Search
  • Rev David Nicolson

Holy Monday- What Does Jesus Find?

Often, on Holy Monday, we remember the account of Jesus cursing the fig tree. I must admit it is a scene in the gospels which puzzled me for a long time. I thought it was a bit heavy-handed, over the top you might say. Needless to say, many people skeptical of the claims of Jesus have leapt on this account in the past- claiming it shows he was prone to a short temper and could lose the plot a bit! I shared in my sermon yesterday from Zechariah 9, how on the contrary, Jesus never does anything without careful consideration. So much of His life is a perfectly planned fulfilment of Old Testament prophecies. Here, Jesus is drawing on a well known Old Testament metaphor, where God's chosen people are represented as a fig tree. It is spring time, and as such this tree should be offering edible figs among its leaves. Jesus finds none, and it turns out the cluster of leaves are but a foil, giving the appearance of a fruit bearing tree, where there is none. This is actually a parable of what is to come. Jesus curses the tree, to foreshadow what will happen in Israel. The people who have Gods law, who should have full hearts of faith and expectation, are dead on the inside. The land is filled with hypocrisy, and so God will give another people the chance to know him, the kingdom will be given to another.


The fig tree incident is a powerful visual lesson about hypocrisy. Holy Week is a good time to reflect on this. That God isn't pleased in anyway with an outward show, if the heart is cold, dead and barren. I was reminded of this last night, watching our faithful and gracious monarch address the nation in an unprecedented peace-time broadcast. Her Majesty addressed our nation with the characteristic poise, sombreness and resoluteness we have come to expect. She shared once again about her own increased time for and devotion to prayer, as a silver lining amidst the dark Coronavirus cloud. HM is not perfect, and is human like the rest of us. But it was clear, whatever our views on her and the Royal Family more broadly, hypocrisy is not a word that could be fairly associated with her. She spoke with the integrity that has characterised her reign. I have come to expect this of our queen, but what I wasn't exactly prepared for were the floods of tributes pouring in from all over the globe on social media. Americans, who fervently resist the idea of monarchy- moved to tears by the solmemn address. British republicans, who have no time for the Royal Family, with a lump in their throats. In the recent past, I have lamented that social media has alas become too often a tool of bitterness and division, especially when politics is involved. Last night, I was deeply moved watching this response. It was as if all that was put on hold for a brief moment, as a woman of great character had the right tone and message to make us lay down our hostility and unite, for a brief moment. Why do I share this? I felt as though I was able to see a living example of good fig tree! I felt the challenge, entering Holy Week, to live a good life- where people can clearly know I belong to Jesus from my words and actions. Most of all, it caused me to ask, if Jesus were to walk up and inspect my life like a fig tree, would he find fruit? Holy Week is a good time to inspect this. And also, to have hope that by God's grace, bearing that fruit is possible, and can change the world we live in for the better.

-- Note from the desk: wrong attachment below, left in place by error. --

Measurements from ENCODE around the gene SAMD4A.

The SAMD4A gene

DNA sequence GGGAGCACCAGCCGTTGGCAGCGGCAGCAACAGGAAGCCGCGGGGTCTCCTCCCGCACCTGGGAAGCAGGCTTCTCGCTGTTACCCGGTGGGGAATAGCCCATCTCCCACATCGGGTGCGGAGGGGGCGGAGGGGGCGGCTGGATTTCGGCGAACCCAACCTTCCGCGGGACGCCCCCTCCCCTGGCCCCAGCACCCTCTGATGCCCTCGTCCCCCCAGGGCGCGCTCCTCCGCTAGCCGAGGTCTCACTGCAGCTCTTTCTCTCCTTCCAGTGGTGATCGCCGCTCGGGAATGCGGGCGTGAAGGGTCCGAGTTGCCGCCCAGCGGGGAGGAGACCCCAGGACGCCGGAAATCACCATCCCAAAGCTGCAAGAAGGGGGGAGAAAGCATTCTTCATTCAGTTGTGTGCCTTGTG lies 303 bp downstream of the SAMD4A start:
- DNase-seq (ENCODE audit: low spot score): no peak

0 views

©2019 by Erskine Parish Church.